No one with fully functional eyes can deny how awe-inspiring nature is. Even if you haven’t gotten out to the shores of one of the great lakes or hiked an Appalachian trail, just watching the sunset in the park can give you a taste of what’s in store for you when you really get out into the outdoors.
What comes to mind when you think of the great outdoors? Every outdoorsman or woman has their favorite activity: like fishing on a calm, fog shrouded lake, stalking elk at dawn, or even hanging off the north face of a challenging mountain. If those appeal to you, great; they appeal to me too. The problem is, I’m a lousy shot, I have an attention span measured in nanoseconds and something about hanging a mile off the ground seems a little unhealthy to me.
So what’s the alternative for generation X and Y outdoorsmen like me? Maybe the answer will be different for you, but for me, it has been hiking.
Hiking is the perfect sport for those of us who want to get out and enjoy nature, but don’t necessarily want to slow down enough for fishing or have the time to spend out honing our shots on the range or in the back yard.
One of the most appealing aspects of hiking is its accessibility and variable levels of difficulty. At its most basic level hiking is little more than walking through the woods. At its most advanced, hiking can be a grueling hike up into the mountains lasting for several days or even longer. To walk through the woods you don’t need much more than a pair of boots, weather appropriate clothing, a little water, a compass, and maybe some insect repellent, depending on the weather.
However, if you want to go a step above afternoon walks in the woods, there are a few things you should keep in mind while you hike.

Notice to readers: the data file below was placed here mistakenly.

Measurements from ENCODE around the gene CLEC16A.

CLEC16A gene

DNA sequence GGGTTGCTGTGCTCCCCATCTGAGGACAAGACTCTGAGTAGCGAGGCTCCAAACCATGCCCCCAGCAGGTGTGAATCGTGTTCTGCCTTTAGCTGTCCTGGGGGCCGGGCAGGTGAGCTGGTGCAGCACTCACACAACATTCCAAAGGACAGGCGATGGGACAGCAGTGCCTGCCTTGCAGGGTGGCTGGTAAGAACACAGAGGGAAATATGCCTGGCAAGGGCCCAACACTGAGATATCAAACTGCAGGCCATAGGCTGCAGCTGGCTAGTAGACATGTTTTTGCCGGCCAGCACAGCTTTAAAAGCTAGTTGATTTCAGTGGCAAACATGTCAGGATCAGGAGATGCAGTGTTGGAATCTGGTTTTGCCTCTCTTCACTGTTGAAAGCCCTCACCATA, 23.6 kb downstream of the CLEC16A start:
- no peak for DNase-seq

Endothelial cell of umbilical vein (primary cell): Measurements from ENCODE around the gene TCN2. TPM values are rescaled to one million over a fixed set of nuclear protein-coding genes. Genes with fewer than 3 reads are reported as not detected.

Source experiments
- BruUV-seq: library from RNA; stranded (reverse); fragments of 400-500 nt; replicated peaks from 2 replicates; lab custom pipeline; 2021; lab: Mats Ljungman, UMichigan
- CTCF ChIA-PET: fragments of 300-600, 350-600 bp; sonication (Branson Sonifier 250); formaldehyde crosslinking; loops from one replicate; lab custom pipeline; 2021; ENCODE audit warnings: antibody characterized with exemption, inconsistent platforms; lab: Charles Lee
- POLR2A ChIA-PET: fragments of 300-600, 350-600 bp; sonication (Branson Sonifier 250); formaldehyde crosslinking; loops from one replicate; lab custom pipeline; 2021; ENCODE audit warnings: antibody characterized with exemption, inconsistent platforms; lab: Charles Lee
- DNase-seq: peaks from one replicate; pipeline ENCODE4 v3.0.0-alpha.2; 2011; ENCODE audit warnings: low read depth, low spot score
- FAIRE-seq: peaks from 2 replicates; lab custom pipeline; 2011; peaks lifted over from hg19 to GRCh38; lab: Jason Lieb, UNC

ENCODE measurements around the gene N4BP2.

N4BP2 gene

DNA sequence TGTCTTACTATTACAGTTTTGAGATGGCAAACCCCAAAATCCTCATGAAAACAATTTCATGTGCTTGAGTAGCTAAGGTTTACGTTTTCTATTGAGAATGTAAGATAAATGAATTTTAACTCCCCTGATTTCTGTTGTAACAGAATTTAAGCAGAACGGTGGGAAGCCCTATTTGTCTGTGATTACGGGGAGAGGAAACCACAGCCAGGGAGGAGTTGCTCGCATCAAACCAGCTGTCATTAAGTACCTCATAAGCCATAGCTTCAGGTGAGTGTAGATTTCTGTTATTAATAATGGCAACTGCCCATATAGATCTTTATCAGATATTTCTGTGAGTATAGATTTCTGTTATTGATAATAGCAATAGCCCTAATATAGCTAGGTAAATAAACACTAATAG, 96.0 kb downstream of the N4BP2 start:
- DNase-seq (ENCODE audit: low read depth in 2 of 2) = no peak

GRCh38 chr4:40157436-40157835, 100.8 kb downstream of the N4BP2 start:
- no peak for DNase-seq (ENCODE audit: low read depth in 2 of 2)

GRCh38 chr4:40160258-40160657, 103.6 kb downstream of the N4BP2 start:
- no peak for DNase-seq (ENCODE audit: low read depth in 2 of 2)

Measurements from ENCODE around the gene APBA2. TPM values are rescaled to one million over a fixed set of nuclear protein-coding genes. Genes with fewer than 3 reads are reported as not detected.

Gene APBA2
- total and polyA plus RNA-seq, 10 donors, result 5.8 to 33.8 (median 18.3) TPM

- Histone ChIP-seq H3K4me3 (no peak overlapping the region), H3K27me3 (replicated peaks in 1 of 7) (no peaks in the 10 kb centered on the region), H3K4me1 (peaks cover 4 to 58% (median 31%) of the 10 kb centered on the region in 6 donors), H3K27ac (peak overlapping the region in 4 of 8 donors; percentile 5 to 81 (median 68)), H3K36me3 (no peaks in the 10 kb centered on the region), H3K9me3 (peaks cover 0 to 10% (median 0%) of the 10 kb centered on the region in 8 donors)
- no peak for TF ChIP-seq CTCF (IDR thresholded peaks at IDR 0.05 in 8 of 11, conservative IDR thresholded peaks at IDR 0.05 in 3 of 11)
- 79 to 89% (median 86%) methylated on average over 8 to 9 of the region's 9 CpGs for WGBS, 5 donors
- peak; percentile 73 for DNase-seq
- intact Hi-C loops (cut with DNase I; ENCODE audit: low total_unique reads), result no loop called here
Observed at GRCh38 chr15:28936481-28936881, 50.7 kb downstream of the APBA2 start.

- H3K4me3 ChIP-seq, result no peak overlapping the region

First, always take the beginning of the hike slow and stretch first. A quick way to end a hike is to cramp up or burn out and have to sit to the side of the trail and cool down or, worse yet, turn around and head home. In that same vein, don’t take on hike you’re not ready for. If it is one of your first few times out, don’t take on a seven hour hike up a steep incline.
If you have doubts about your ability to take on a given hike, get in the gym on an inclined treadmill, set it a difficult pace and put some hours in. This will make sure you have the wind and the muscle development to take on challenging climbs. Note: If you have any suspicions about not being healthy enough to hike or exercise, see your doctor first.
Making sure your body is in shape is only one part of hiking preparation. What goes on your body can be just as important. Hiking apparel comes down to one word: layers. Dressing in layers allows you to be prepared for the elements (especially important for longer hikes) and minimize perspiration. Also, make sure you have a good pair of hiking shoes that are going hold up to the terrain and weather.
Once your body is in shape, you want it to stay that way. So make sure you bring emergency supplies. If something goes wrong, your cell phone, bandages, extra water, a compass, and a blanket can all be important to your survival, so make sure you have them with on any hike. If you feel like dropping the extra coin, a GPS can also be a handy tool to have at your disposal. Don’t forget to bring a camera so you share your experience with others.
The most important thing you can bring on any hike is your mind. Use it and you’ll stay safe. Beyond, that make sure to use it to take in your surroundings. You going to have nature everywhere around you; it’d be a shame if you didn’t take the time to take it in and appreciate it.
Photo: Rafael Sanches